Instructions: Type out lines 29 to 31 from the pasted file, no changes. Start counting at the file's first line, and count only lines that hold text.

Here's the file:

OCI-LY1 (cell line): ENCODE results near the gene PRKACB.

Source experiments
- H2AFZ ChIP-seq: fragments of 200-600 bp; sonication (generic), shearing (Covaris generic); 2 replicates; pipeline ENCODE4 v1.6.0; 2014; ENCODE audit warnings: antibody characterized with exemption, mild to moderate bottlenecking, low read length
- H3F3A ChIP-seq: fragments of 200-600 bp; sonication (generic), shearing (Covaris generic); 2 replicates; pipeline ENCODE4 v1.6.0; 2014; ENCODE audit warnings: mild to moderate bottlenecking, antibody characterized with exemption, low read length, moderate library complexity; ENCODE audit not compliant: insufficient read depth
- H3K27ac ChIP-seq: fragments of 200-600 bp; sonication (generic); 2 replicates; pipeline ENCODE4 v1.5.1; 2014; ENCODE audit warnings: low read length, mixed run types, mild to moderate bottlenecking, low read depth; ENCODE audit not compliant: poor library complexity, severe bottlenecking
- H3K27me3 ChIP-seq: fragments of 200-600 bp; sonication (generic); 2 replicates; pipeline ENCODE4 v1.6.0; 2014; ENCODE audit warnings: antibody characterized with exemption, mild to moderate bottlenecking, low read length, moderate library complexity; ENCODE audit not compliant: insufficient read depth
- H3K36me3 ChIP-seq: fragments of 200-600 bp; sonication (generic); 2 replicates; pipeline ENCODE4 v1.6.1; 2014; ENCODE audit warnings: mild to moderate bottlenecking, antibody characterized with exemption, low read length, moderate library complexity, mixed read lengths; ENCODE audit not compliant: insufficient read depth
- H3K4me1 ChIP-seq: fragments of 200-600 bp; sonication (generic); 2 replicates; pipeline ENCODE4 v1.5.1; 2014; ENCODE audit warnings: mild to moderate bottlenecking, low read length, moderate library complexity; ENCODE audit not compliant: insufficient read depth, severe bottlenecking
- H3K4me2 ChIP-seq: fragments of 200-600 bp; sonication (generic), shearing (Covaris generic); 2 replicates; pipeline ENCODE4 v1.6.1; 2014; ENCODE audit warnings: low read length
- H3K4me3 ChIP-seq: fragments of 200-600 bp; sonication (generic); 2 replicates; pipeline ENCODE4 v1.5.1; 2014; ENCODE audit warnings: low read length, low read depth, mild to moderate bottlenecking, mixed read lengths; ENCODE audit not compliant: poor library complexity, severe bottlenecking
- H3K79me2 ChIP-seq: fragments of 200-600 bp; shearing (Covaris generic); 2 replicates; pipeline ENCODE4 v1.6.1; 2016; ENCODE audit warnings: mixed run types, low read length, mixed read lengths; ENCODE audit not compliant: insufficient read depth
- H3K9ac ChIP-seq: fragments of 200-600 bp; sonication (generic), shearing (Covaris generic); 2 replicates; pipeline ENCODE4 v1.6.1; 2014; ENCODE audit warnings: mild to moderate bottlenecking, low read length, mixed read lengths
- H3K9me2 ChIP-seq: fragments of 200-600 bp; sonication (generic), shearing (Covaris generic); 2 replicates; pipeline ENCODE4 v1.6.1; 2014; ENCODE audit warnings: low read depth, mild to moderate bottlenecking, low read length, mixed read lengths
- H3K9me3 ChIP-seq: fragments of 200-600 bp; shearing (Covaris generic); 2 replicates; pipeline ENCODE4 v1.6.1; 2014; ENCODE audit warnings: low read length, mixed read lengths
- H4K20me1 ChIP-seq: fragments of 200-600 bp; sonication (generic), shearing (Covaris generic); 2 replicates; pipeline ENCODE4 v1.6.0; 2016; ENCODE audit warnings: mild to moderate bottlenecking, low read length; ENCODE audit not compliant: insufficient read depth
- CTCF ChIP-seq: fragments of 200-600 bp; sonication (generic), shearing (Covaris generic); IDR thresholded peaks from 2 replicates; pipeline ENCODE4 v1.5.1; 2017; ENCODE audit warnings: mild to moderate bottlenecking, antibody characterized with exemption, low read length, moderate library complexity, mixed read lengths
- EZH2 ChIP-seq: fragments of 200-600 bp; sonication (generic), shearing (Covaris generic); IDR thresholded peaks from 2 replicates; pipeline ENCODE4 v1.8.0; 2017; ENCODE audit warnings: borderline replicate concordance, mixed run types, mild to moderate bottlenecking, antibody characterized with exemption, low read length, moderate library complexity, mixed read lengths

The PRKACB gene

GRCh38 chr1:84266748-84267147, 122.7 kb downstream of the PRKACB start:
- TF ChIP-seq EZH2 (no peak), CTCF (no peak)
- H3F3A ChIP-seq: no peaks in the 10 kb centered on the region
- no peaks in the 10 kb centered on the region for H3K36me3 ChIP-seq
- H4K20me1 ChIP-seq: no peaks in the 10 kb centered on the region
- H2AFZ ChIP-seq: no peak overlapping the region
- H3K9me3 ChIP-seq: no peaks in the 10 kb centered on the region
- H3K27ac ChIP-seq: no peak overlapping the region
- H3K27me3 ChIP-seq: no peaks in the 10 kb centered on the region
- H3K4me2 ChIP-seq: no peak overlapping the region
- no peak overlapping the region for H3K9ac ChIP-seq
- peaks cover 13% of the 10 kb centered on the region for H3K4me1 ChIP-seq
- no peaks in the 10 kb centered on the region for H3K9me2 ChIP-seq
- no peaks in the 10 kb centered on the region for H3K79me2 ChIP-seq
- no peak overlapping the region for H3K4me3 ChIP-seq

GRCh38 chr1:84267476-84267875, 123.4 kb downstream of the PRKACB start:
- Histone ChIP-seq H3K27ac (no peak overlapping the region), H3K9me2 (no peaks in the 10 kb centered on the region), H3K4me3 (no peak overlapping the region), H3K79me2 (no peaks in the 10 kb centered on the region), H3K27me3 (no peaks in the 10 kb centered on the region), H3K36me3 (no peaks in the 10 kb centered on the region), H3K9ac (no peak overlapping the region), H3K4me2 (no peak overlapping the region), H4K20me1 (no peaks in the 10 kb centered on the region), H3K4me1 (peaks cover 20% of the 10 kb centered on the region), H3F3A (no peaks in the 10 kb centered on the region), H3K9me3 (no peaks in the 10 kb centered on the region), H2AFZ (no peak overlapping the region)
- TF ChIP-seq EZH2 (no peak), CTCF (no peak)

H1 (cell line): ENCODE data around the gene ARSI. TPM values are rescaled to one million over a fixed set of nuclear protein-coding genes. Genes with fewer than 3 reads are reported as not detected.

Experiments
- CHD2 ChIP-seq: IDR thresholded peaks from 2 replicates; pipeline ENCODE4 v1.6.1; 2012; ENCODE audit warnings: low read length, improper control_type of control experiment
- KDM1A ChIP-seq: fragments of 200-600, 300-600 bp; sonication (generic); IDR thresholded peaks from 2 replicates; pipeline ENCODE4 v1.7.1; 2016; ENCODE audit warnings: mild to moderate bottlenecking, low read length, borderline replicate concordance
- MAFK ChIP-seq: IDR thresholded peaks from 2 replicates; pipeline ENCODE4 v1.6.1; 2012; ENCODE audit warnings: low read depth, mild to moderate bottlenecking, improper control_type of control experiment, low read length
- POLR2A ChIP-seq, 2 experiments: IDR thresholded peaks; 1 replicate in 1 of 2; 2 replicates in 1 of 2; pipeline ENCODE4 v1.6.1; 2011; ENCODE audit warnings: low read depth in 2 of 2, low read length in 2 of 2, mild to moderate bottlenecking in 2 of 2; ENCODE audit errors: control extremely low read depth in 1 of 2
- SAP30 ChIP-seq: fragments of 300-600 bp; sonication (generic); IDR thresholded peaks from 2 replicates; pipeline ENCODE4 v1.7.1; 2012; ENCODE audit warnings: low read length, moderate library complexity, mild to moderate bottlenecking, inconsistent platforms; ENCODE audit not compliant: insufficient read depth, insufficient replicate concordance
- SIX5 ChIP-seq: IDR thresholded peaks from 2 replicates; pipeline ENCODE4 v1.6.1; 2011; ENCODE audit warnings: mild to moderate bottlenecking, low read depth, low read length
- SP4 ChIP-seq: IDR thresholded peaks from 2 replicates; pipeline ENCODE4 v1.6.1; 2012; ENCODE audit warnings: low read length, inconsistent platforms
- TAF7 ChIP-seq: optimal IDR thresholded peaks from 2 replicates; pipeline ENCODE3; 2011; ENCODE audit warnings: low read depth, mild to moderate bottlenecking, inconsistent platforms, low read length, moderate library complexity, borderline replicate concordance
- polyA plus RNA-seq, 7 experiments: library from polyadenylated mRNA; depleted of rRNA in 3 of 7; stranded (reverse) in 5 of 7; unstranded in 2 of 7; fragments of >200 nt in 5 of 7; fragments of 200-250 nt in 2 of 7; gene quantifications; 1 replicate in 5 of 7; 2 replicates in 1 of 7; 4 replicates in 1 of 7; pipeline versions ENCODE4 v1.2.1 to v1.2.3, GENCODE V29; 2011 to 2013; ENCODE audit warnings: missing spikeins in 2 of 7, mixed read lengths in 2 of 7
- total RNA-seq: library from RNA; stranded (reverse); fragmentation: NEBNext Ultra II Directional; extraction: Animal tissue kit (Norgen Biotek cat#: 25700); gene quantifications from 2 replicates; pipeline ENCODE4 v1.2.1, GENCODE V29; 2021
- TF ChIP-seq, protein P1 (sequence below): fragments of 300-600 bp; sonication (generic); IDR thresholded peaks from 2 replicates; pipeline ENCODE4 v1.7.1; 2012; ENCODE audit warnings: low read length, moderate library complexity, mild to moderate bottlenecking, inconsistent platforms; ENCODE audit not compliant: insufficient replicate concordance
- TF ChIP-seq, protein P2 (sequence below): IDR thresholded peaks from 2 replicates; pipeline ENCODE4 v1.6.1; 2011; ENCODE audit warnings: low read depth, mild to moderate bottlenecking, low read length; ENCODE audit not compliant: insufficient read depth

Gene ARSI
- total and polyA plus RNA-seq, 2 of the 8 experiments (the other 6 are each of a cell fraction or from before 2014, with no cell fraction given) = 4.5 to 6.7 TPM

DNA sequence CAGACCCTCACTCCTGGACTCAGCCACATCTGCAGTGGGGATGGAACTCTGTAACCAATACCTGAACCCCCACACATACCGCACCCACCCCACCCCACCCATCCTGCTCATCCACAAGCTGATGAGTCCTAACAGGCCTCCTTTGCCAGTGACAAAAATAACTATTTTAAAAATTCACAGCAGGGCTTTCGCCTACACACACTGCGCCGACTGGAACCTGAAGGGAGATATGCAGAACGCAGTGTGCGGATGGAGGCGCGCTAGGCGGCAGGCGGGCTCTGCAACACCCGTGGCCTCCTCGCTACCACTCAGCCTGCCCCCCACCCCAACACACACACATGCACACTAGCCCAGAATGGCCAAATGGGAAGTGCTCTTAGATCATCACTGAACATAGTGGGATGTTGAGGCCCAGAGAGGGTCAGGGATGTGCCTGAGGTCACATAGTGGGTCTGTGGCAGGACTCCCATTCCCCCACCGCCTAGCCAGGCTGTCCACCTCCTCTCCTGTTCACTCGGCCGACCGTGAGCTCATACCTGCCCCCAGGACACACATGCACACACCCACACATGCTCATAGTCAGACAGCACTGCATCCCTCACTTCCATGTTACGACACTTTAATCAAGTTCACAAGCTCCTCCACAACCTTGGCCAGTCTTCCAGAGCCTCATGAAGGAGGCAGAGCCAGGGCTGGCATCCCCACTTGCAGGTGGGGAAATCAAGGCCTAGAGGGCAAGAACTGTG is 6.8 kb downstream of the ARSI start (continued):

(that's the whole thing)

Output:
- no peak overlapping the region for H3K9ac ChIP-seq
- peaks cover 13% of the 10 kb centered on the region for H3K4me1 ChIP-seq
- no peaks in the 10 kb centered on the region for H3K9me2 ChIP-seq